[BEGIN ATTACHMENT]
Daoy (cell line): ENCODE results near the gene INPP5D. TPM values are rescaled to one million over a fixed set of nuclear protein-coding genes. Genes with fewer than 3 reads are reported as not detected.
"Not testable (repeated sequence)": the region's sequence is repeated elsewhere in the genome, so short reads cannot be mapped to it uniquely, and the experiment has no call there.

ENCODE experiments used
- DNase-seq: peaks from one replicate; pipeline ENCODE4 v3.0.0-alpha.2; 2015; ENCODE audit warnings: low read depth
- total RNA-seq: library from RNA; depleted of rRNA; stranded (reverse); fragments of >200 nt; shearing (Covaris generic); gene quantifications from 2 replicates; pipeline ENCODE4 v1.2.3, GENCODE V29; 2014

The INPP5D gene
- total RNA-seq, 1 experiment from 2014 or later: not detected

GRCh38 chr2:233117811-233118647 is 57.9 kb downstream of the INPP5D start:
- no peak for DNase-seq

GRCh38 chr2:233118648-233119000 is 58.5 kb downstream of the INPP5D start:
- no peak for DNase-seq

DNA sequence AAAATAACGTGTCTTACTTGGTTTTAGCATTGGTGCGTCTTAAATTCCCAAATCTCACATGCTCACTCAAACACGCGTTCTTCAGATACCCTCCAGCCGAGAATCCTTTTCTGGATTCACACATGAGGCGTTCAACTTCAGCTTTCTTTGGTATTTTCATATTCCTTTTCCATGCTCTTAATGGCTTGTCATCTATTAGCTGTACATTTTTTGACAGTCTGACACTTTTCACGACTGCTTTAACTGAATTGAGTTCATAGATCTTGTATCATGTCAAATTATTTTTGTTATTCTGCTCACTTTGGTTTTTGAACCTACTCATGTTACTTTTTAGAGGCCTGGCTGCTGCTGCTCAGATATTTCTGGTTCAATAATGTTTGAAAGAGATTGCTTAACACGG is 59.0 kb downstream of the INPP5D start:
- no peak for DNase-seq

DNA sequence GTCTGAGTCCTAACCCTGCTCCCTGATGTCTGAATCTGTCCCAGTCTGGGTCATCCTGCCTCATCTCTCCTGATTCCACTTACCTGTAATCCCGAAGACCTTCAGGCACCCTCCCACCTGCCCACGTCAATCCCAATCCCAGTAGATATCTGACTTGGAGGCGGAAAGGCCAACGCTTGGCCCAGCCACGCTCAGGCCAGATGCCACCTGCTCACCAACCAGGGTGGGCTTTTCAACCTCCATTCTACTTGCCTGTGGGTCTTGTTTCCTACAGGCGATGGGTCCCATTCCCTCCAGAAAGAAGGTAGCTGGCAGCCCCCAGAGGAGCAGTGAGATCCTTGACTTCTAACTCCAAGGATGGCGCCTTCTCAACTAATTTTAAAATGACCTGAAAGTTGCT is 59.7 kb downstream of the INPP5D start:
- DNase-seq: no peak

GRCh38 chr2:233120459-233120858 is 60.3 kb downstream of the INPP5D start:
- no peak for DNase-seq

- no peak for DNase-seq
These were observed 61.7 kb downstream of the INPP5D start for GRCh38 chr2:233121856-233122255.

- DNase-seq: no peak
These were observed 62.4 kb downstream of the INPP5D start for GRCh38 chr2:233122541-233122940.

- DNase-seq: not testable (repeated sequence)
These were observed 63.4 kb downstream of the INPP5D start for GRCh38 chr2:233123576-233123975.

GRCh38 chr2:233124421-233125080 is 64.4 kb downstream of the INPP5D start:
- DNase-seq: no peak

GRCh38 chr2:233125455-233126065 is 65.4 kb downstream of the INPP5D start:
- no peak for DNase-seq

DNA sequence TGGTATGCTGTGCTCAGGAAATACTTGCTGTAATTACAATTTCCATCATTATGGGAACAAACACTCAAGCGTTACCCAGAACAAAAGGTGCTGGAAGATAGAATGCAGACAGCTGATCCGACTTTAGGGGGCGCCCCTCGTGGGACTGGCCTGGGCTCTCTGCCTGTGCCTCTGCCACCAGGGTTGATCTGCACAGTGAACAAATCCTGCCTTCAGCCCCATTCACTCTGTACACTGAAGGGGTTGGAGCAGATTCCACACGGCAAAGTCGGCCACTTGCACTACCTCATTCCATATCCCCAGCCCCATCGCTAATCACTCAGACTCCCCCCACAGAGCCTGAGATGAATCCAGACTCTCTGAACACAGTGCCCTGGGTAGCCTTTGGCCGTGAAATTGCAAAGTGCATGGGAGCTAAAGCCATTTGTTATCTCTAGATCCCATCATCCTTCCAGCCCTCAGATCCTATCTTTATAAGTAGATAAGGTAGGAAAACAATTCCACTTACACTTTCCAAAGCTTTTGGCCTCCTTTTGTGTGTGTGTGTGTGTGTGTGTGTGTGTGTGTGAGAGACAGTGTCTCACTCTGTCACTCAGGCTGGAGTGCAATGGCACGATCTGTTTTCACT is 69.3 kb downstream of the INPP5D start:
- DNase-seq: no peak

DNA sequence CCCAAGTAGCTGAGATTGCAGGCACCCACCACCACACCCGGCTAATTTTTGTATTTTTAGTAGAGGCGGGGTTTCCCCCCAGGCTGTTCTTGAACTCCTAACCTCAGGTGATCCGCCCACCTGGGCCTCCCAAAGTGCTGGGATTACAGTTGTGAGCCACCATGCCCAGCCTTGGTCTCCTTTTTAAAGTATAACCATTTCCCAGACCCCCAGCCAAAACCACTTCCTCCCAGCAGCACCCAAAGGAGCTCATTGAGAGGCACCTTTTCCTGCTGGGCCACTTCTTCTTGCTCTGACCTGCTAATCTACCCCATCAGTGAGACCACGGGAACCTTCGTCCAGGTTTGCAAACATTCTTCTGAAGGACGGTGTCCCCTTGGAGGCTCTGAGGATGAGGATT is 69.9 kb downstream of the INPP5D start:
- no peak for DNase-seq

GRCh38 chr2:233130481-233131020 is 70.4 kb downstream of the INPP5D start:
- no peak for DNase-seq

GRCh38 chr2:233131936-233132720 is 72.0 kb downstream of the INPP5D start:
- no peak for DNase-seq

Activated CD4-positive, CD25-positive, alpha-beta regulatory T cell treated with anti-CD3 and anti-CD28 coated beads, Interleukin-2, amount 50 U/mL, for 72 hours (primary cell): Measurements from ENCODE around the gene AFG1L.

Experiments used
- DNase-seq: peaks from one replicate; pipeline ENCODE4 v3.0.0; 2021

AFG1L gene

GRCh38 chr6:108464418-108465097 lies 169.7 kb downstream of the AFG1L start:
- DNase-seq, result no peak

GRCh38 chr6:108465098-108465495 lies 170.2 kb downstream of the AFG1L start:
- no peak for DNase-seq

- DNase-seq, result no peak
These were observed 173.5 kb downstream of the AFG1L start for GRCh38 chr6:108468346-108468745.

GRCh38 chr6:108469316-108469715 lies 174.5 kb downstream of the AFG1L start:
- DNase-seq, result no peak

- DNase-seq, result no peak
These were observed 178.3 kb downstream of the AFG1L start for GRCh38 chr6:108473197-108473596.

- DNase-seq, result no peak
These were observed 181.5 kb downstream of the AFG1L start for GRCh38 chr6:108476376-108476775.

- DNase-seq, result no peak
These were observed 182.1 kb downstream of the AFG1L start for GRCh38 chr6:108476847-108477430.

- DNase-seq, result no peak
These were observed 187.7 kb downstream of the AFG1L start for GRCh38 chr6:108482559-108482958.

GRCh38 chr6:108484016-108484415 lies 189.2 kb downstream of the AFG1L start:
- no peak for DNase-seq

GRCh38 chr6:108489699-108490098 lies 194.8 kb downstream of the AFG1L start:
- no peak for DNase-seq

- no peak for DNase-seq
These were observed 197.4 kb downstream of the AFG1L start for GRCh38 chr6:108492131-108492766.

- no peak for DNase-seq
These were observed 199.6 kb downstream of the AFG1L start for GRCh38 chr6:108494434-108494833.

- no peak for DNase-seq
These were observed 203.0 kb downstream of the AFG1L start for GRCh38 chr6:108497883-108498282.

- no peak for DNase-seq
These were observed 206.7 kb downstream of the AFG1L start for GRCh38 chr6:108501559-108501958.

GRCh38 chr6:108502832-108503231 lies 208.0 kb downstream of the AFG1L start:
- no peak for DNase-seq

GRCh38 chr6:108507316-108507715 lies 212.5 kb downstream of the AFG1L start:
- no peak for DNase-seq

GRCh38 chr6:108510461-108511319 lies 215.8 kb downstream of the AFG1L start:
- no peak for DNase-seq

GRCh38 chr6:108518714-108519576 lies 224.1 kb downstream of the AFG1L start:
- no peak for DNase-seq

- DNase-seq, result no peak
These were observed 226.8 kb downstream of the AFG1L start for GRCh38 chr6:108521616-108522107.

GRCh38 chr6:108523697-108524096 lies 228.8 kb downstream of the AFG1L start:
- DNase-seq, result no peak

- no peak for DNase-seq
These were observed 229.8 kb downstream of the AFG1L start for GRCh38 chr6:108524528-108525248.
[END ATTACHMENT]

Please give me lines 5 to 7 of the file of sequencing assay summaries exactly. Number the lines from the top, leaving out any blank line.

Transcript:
- total RNA-seq: library from RNA; depleted of rRNA; stranded (reverse); fragments of >200 nt; shearing (Covaris generic); gene quantifications from 2 replicates; pipeline ENCODE4 v1.2.3, GENCODE V29; 2014

The INPP5D gene
- total RNA-seq, 1 experiment from 2014 or later: not detected